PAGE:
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Old 04-04-2017, 12:59 PM   #16
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Good points and well explained.
Those where called foam things, they were used indeed to keep dirt out of the ball stud and ball cup surfaces. Would use them again if I could make myself ones in other material.

I shim arms, hubs and axles to have minimal play and try to keep camber/toe slop maximum 0.5*, more than that and I can't seem to be satisfied when the car is on the set up station.

Also, I want less wheel wobble as I was surprised at how much my AE cars had and how good it felt afterwards. For me, less wheel motion in flex felt so solid I pursued those foam things and lubing the ball studs to have solid consistent handling (lubing was sort of a mistake with foam material, it turns quickly into sandpaper).
Back in the late 90's/early 2000's, we used to put O-rings on the ball studs, and then snap the ball cap on. The soft silicone rings worked well and didn't add any binding. Worth a try if you have some extras on hand.
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Old 04-04-2017, 01:05 PM   #17
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Back in the late 90's/early 2000's, we used to put O-rings on the ball studs, and then snap the ball cap on. The soft silicone rings worked well and didn't add any binding. Worth a try if you have some extras on hand.
that's something I'm working on. A nice thing about o-rings is that you can order them in specific durometers. I also get this funny feeling that they'll start to bind in some weird ways. I'm looking more seriously at silicone hose cut into square edge slices..
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Old 04-04-2017, 02:51 PM   #18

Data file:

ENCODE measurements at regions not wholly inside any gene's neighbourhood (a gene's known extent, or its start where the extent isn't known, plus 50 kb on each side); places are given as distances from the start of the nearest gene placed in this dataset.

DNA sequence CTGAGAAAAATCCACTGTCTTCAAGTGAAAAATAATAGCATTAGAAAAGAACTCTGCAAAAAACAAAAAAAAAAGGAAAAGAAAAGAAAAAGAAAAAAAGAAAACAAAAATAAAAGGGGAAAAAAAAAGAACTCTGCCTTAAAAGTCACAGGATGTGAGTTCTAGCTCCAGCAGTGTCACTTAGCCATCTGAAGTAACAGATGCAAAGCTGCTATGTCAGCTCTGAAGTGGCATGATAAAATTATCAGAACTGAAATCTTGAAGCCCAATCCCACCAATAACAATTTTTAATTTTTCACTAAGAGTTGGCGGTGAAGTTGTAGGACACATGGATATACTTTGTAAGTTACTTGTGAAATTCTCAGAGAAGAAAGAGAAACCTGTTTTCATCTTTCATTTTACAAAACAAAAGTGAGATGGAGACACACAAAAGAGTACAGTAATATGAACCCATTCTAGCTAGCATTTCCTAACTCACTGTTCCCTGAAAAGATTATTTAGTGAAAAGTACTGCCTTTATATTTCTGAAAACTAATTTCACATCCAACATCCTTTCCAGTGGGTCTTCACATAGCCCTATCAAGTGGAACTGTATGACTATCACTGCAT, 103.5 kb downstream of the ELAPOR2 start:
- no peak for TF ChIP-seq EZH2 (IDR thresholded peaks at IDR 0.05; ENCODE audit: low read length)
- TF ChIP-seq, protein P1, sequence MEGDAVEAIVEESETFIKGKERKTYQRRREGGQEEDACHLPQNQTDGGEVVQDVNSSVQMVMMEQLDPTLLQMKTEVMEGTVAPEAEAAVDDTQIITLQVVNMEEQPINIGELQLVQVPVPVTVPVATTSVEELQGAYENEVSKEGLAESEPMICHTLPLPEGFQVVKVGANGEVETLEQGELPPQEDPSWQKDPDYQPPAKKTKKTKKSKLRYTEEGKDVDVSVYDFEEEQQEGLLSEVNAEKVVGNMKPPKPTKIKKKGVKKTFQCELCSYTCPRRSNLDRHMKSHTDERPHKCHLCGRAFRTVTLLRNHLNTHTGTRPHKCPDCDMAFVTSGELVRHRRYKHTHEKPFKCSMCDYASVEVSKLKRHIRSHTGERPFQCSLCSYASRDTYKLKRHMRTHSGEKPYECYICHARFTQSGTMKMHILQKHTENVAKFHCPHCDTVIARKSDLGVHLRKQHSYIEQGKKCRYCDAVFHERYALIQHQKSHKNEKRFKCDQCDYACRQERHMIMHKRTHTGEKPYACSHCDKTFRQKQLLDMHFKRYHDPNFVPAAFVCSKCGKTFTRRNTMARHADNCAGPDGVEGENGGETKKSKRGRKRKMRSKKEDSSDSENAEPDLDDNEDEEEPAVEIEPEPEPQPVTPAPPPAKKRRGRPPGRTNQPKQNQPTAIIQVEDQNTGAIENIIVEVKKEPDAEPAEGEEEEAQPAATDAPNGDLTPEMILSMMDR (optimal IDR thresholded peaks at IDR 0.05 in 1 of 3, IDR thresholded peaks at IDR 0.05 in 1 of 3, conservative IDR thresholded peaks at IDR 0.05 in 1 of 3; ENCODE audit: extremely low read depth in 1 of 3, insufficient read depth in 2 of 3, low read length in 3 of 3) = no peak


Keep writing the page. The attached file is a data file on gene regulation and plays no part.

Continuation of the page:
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I believe Billy Sydor is the only one qualified to answer this topic.
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Old 04-04-2017, 03:46 PM   #19
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Zero slop is better for me in all cars, including my minis. Helps maximize tire contact patch. Shims, ballcup tolerance and superglue to remove hinge pin to arm slop.
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Old 04-04-2017, 10:45 PM   #20
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Zero slop is better for me in all cars, including my minis. Helps maximize tire contact patch. Shims, ballcup tolerance and superglue to remove hinge pin to arm slop.
I'd like you to tell us about using superglue to suck up hinge pin slop. How do you do it?
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Old 04-05-2017, 12:39 AM   #21
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Put a tiny spec of superglue on a pin, and then apply to the holes of the suspension arm where slop has developed. Put very small amount to remove slop but not bind the arm.
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Old 04-30-2017, 10:30 AM   #22
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I read somewhere that Umino sets up Ronald volker's car with a bit of suspension slop. If it works for him, should be good enough for me.
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Old 04-30-2017, 04:44 PM   #23
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I read somewhere that Umino sets up Ronald volker's car with a bit of suspension slop. If it works for him, should be good enough for me.
Yep. I had a bit of a play with his car a couple of years ago and was surprised by the slop. I'd come from TRF where it was a "done thing" - probably from watching Groskamp videos.

When I asked, Ronald said to me "loose is fast, just make sure it's even"
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Old 04-30-2017, 04:55 PM   #24
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Masami's dad built a lot of slop into the cars he raced.. excessive amounts of slop. He did this to make cars easier to drive, dont be hung up on having everything tight. Weve all driven someone's old worn out car and said damn.. this thing drives better than mine
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Old 05-01-2017, 06:59 AM   #25